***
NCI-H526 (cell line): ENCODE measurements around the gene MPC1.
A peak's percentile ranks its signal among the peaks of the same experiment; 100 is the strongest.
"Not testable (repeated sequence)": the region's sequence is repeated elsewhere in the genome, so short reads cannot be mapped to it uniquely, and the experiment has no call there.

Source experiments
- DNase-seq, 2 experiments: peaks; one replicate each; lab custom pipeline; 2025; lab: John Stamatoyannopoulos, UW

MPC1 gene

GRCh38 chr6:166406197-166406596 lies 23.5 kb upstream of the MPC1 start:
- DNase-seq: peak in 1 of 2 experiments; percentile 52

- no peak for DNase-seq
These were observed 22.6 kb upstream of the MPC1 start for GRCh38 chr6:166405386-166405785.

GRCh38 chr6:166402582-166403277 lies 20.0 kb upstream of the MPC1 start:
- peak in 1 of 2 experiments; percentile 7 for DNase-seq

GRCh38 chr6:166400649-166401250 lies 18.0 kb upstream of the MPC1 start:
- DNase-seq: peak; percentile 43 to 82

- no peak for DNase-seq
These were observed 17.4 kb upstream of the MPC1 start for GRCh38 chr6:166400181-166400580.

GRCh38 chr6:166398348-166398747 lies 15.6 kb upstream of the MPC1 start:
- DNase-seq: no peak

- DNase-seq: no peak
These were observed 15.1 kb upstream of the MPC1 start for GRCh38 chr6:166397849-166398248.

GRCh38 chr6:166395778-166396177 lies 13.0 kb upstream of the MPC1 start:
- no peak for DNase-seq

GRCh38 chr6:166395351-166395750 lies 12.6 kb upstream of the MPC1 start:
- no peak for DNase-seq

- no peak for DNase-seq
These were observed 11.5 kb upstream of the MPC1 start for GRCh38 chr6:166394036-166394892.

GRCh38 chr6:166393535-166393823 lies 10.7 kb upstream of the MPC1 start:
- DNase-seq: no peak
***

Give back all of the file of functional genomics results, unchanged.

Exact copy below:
NCI-H526 (cell line): ENCODE measurements around the gene MPC1.
A peak's percentile ranks its signal among the peaks of the same experiment; 100 is the strongest.
"Not testable (repeated sequence)": the region's sequence is repeated elsewhere in the genome, so short reads cannot be mapped to it uniquely, and the experiment has no call there.

Source experiments
- DNase-seq, 2 experiments: peaks; one replicate each; lab custom pipeline; 2025; lab: John Stamatoyannopoulos, UW

MPC1 gene

GRCh38 chr6:166406197-166406596 lies 23.5 kb upstream of the MPC1 start:
- DNase-seq: peak in 1 of 2 experiments; percentile 52

- no peak for DNase-seq
These were observed 22.6 kb upstream of the MPC1 start for GRCh38 chr6:166405386-166405785.

GRCh38 chr6:166402582-166403277 lies 20.0 kb upstream of the MPC1 start:
- peak in 1 of 2 experiments; percentile 7 for DNase-seq

GRCh38 chr6:166400649-166401250 lies 18.0 kb upstream of the MPC1 start:
- DNase-seq: peak; percentile 43 to 82

- no peak for DNase-seq
These were observed 17.4 kb upstream of the MPC1 start for GRCh38 chr6:166400181-166400580.

GRCh38 chr6:166398348-166398747 lies 15.6 kb upstream of the MPC1 start:
- DNase-seq: no peak

- DNase-seq: no peak
These were observed 15.1 kb upstream of the MPC1 start for GRCh38 chr6:166397849-166398248.

GRCh38 chr6:166395778-166396177 lies 13.0 kb upstream of the MPC1 start:
- no peak for DNase-seq

GRCh38 chr6:166395351-166395750 lies 12.6 kb upstream of the MPC1 start:
- no peak for DNase-seq

- no peak for DNase-seq
These were observed 11.5 kb upstream of the MPC1 start for GRCh38 chr6:166394036-166394892.

GRCh38 chr6:166393535-166393823 lies 10.7 kb upstream of the MPC1 start:
- DNase-seq: no peak